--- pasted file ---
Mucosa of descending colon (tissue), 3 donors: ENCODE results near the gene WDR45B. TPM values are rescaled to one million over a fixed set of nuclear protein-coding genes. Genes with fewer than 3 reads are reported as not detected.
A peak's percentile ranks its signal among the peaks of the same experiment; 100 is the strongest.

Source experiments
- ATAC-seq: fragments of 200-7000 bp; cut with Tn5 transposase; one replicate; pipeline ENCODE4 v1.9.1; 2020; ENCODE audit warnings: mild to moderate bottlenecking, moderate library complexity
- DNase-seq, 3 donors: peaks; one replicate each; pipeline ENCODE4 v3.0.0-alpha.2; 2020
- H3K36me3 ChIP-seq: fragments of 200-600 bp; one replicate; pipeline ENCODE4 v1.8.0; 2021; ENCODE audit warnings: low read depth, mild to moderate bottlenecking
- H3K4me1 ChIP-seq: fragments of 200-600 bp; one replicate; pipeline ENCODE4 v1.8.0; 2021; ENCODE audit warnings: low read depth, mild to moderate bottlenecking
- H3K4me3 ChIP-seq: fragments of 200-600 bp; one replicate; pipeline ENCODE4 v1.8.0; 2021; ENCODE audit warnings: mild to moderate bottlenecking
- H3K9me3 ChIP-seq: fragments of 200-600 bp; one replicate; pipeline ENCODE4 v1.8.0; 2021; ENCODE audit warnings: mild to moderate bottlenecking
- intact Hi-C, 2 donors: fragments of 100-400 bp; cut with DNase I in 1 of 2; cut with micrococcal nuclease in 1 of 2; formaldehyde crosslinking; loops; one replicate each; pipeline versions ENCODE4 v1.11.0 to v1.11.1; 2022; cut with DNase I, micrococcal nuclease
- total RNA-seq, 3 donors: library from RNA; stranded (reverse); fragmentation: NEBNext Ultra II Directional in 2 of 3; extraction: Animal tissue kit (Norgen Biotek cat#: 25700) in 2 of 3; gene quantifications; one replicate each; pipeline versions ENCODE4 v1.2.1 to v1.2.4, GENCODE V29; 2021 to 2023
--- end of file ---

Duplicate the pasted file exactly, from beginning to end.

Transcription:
Mucosa of descending colon (tissue), 3 donors: ENCODE results near the gene WDR45B. TPM values are rescaled to one million over a fixed set of nuclear protein-coding genes. Genes with fewer than 3 reads are reported as not detected.
A peak's percentile ranks its signal among the peaks of the same experiment; 100 is the strongest.

Source experiments
- ATAC-seq: fragments of 200-7000 bp; cut with Tn5 transposase; one replicate; pipeline ENCODE4 v1.9.1; 2020; ENCODE audit warnings: mild to moderate bottlenecking, moderate library complexity
- DNase-seq, 3 donors: peaks; one replicate each; pipeline ENCODE4 v3.0.0-alpha.2; 2020
- H3K36me3 ChIP-seq: fragments of 200-600 bp; one replicate; pipeline ENCODE4 v1.8.0; 2021; ENCODE audit warnings: low read depth, mild to moderate bottlenecking
- H3K4me1 ChIP-seq: fragments of 200-600 bp; one replicate; pipeline ENCODE4 v1.8.0; 2021; ENCODE audit warnings: low read depth, mild to moderate bottlenecking
- H3K4me3 ChIP-seq: fragments of 200-600 bp; one replicate; pipeline ENCODE4 v1.8.0; 2021; ENCODE audit warnings: mild to moderate bottlenecking
- H3K9me3 ChIP-seq: fragments of 200-600 bp; one replicate; pipeline ENCODE4 v1.8.0; 2021; ENCODE audit warnings: mild to moderate bottlenecking
- intact Hi-C, 2 donors: fragments of 100-400 bp; cut with DNase I in 1 of 2; cut with micrococcal nuclease in 1 of 2; formaldehyde crosslinking; loops; one replicate each; pipeline versions ENCODE4 v1.11.0 to v1.11.1; 2022; cut with DNase I, micrococcal nuclease
- total RNA-seq, 3 donors: library from RNA; stranded (reverse); fragmentation: NEBNext Ultra II Directional in 2 of 3; extraction: Animal tissue kit (Norgen Biotek cat#: 25700) in 2 of 3; gene quantifications; one replicate each; pipeline versions ENCODE4 v1.2.1 to v1.2.4, GENCODE V29; 2021 to 2023